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The Dynamic Resolution Manager, or DRM for short, is simple Windows program that resides in your tray. When right-clicked, it opens a menu, where you can choose a new resolution:

Screenshot of

(Don't worry about the font in the screenshot -- it follows your system font. It's just that I personally happen to use Verdana as my system font.)

The "dynamic" part -- and the main selling point -- is that the program retains the window layout across resolutions. For example, let's say you have two windows side by side, together covering the entirety of the screen. When you switch to a lower resolution using drm, the windows will automatically be repositioned and resized to cover the exact same area; the full-screen side-by-side layout will be retained regardless of resolution. In other words, drm retains the centimeter-measured positions and sizes of all windows, rather than the pixel-measured.

The resizing and repositioning is instantaneous and invisible, and it applies to all windows, even those that are currently minimized. Below is an example, where the window layout is retained when switching from 800x600 to 640x480.

Two windows side by side in 800x600.The same two


drm is configured via a set of registry keys located in HKCU\Software\JohnAJ\DRM. They will be created automatically when the program is launched for the first time.

Set of custom resolutions. Since 1.4, refresh rates can optionally be specified.*
1600x1200 75Hz|1024x768
Set of programs whose window position and size should be ignored (1.2).**
Set of programs whose window size should be ignored, but window position retained (1.2).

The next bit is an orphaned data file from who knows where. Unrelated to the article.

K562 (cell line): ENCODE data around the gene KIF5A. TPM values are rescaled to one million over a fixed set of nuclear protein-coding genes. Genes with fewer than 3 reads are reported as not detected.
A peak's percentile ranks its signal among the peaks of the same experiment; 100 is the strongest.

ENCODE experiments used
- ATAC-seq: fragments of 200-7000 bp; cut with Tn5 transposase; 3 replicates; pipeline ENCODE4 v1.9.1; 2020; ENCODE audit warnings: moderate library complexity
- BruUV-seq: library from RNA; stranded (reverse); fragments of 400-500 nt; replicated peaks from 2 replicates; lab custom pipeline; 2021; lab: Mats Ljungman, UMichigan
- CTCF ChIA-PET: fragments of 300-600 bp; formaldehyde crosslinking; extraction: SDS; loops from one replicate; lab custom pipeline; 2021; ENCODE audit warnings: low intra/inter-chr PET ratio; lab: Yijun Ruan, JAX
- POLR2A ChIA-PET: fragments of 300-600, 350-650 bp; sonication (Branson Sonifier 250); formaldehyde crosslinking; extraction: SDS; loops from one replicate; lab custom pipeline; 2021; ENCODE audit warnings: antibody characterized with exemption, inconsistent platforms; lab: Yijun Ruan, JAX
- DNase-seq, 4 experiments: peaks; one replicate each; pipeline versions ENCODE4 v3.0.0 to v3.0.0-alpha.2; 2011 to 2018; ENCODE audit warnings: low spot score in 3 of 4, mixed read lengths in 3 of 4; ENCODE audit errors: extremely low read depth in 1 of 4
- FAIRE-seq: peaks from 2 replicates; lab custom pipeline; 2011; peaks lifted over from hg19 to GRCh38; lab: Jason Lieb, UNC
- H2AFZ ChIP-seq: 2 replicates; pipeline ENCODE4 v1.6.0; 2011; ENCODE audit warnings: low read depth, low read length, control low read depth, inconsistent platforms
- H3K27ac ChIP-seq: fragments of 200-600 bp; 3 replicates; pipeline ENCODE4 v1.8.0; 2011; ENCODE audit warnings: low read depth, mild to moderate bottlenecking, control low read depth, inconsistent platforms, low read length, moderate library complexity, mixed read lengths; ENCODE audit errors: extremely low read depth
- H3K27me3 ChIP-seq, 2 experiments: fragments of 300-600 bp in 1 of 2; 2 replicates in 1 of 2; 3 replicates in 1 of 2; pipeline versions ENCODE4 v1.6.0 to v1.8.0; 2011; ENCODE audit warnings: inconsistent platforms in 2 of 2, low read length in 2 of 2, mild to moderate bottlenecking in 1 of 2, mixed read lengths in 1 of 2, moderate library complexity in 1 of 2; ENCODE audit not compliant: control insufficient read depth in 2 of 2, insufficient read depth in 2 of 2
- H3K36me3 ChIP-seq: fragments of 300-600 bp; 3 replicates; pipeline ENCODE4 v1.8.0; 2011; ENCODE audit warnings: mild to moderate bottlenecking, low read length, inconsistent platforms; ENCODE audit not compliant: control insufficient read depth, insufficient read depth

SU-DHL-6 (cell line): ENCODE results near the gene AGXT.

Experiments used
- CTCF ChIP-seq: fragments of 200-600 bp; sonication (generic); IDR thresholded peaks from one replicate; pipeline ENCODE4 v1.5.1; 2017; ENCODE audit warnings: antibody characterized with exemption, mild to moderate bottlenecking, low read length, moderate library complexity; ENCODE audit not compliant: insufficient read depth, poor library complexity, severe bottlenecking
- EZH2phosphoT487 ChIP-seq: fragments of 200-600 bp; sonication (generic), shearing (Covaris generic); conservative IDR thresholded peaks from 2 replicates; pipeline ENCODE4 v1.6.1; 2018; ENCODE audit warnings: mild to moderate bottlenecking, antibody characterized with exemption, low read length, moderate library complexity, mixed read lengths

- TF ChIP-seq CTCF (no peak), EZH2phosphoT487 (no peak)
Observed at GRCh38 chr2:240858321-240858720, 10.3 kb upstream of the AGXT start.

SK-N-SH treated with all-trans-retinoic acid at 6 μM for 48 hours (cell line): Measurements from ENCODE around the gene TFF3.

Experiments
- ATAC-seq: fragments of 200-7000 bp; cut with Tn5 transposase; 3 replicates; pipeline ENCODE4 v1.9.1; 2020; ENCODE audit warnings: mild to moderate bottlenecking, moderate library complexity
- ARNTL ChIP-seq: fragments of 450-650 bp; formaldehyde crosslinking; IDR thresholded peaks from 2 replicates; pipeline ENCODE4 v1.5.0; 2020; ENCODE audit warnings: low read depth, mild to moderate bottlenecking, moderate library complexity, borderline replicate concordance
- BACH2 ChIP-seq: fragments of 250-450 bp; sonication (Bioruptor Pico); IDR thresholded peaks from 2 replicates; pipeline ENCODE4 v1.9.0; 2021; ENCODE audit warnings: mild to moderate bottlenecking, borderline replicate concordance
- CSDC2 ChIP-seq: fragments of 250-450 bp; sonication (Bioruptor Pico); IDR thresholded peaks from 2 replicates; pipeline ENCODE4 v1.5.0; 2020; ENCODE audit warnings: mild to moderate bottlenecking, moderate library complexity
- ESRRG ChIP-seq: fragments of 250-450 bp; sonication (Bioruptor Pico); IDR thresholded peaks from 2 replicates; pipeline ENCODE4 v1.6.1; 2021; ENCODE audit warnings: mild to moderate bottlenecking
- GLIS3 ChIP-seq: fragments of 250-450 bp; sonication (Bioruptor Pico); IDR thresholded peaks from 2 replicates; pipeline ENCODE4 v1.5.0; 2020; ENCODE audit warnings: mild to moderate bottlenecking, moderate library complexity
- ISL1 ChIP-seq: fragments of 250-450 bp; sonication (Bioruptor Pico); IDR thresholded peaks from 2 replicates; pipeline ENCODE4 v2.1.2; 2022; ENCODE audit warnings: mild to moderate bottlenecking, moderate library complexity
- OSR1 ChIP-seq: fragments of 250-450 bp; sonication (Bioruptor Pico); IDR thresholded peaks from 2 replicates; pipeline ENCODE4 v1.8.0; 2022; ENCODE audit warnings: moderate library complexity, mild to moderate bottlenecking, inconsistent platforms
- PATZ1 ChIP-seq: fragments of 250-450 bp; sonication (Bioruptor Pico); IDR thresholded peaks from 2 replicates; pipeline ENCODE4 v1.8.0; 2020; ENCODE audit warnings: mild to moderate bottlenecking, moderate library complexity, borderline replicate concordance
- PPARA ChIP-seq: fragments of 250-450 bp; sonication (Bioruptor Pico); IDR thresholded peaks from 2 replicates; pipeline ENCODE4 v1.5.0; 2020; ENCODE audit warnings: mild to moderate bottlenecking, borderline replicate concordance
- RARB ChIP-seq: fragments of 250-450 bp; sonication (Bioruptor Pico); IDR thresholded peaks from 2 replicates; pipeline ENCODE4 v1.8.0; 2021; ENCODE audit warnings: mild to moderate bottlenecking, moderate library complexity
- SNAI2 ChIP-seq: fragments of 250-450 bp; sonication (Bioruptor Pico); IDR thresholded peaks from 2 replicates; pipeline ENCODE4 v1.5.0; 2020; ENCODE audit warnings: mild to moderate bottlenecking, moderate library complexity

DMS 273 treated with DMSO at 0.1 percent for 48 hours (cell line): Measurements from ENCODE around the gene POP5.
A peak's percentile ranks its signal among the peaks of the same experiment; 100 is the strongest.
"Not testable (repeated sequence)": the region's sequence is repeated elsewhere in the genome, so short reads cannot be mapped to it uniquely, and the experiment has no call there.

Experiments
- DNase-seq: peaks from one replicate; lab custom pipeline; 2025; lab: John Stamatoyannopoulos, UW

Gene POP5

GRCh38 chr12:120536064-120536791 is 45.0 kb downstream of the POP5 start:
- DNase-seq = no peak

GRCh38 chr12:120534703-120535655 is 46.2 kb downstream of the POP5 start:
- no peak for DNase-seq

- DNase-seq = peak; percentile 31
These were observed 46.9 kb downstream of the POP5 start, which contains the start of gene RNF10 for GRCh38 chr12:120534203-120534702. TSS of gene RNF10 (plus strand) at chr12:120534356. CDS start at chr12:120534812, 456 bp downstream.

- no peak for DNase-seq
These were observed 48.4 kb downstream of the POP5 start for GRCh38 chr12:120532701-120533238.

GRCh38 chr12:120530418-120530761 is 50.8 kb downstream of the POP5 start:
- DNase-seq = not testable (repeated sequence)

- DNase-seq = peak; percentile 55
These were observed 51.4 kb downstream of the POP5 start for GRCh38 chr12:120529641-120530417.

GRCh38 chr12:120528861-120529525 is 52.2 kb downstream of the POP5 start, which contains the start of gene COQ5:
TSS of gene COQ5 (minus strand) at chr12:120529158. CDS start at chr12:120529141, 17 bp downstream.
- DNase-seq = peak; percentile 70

* Resolutions are specified using the following notation: width "x" height [" " refresh rate "Hz"], with the section enclosed in brackets being optional. Each resolution is then separated by a pipe (|) character. Since 1.4.1, two pipe characters in a row (||) are rendered as a separator in the menu.
** These windows will still be repositioned and resized, but always to their original pixel-measured position and size. (As such, it will still behave differently from Windows' normal operation, which is to shrink windows that don't fit on screen.)

To quickly open the configuration in Registry Editor, click the Configure... menu option. Note that you must restart drm in order for any configuration changes to be applied.

Advanced configuration

If you want to customize the handling of specific windows further, use the non-compiled version of drm, drm.ahk, which you can easily modify yourself. Note that this requires AutoHotKey to be installed on your system.

Since version 1.3.2, drm.ahk includes a designated place (around line 196, as of 1.4.2) where you can write your own custom rules. The included example, shown below, would instruct drm to ignore the size, but retain the position, of any window of the mpc-hc.exe process with a client width of 294 pixels:

; Custom rules

; Example:
; if (exe = "mpc-hc.exe" and cw = 294)
; DoIgnoreSize := true

Code in this section of the program is run once for every window, whenever drm initiates a resolution change. You can easily control how drm should handle a specific window by setting one of the variables DoIgnore and DoIgnoreSize to true. This is equivalent to adding the program to the Ignore or IgnoreSize registry key.

This approach, while more powerful than the registry-based configuration, requires some knowledge of AutoHotKey, some understanding of drm's source code (which, however, is relatively simple) and, finally, a slightly more manual update process, should a new version of drm be released.

Other information

  • Currently, drm is untested in combination with multiple monitors and is not programmed with multiple monitors in mind.
  • If you want to use drm, I recommend disabling NVIDEA's nView Desktop Manager, which has a tendency to interfere with it.

If you have any other issues or feature requests, feel free to contact me or to modify the source code yourself. If you add a feature or fix a bug yourself, please share it!